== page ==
- to review the process of guidelines adoption, including positive and negative events, difficulties, successes, and facilitators,
- to indicate pertinent issues and consider possible solutions for them,
- to promote a consideration of the potential improvements.
Key questions should include the variations of the following ones.
- Let us review the events of this week that are pertinent to the guideline adoption.
- Have you encountered any challenges this week? What area were they pertinent to (organizational, clinical, decision-making, other)?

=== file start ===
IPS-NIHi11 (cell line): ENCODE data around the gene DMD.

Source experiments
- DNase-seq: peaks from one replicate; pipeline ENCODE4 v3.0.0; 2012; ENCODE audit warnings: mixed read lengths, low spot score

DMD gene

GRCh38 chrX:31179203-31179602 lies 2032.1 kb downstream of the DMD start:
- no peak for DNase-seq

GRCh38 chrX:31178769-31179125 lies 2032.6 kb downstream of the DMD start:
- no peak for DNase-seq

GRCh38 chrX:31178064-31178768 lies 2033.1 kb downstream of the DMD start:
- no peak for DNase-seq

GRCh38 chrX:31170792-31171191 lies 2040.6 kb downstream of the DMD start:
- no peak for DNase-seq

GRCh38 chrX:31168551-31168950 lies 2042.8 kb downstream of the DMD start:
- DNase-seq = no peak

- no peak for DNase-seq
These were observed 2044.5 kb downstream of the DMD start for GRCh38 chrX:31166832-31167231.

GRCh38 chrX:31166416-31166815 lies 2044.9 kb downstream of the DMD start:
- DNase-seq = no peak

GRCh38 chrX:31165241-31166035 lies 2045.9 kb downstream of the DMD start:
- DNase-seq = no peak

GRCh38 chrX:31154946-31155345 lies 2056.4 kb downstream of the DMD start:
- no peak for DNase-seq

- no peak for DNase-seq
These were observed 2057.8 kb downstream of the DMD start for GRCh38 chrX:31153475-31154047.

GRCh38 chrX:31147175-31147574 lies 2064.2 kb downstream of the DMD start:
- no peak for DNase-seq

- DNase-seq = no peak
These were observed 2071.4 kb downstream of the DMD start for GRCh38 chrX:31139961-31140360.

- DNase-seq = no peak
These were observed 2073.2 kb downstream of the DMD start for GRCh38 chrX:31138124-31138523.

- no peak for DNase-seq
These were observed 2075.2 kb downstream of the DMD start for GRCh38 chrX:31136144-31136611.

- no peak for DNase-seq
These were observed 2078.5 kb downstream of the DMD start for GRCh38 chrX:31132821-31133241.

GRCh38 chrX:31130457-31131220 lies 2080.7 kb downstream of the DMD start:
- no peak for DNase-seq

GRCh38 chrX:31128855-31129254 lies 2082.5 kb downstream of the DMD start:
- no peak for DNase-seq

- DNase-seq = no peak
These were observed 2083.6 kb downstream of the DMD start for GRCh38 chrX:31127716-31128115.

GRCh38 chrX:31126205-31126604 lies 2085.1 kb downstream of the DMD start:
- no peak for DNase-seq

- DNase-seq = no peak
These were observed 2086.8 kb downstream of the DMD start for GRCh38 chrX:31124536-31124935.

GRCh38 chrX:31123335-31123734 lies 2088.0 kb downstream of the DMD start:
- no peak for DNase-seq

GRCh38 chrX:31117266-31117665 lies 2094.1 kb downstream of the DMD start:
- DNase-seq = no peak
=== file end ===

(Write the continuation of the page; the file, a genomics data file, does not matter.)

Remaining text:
- How can we address these challenges?
- What are the successes of this week?
- What remains to be done for successful adoption?
Throughout the discussion, the facilitator should prompt the participants to elaborate by using pauses and guiding questions. Examples of guiding questions:
- Would you like to provide some details?
- Could you possibly elaborate?
- You described (a phenomenon). What about (a related phenomenon)?
- Do you mean that (shortened idea)? Have I understood you correctly?
The facilitator recaps the goals of the discussion, recites key ideas and decisions (if any), and asks the participants to add any details if anything important has been left out. The facilitator makes a conclusion about achieving the goals of the discussion and thanks the participants for the collaboration.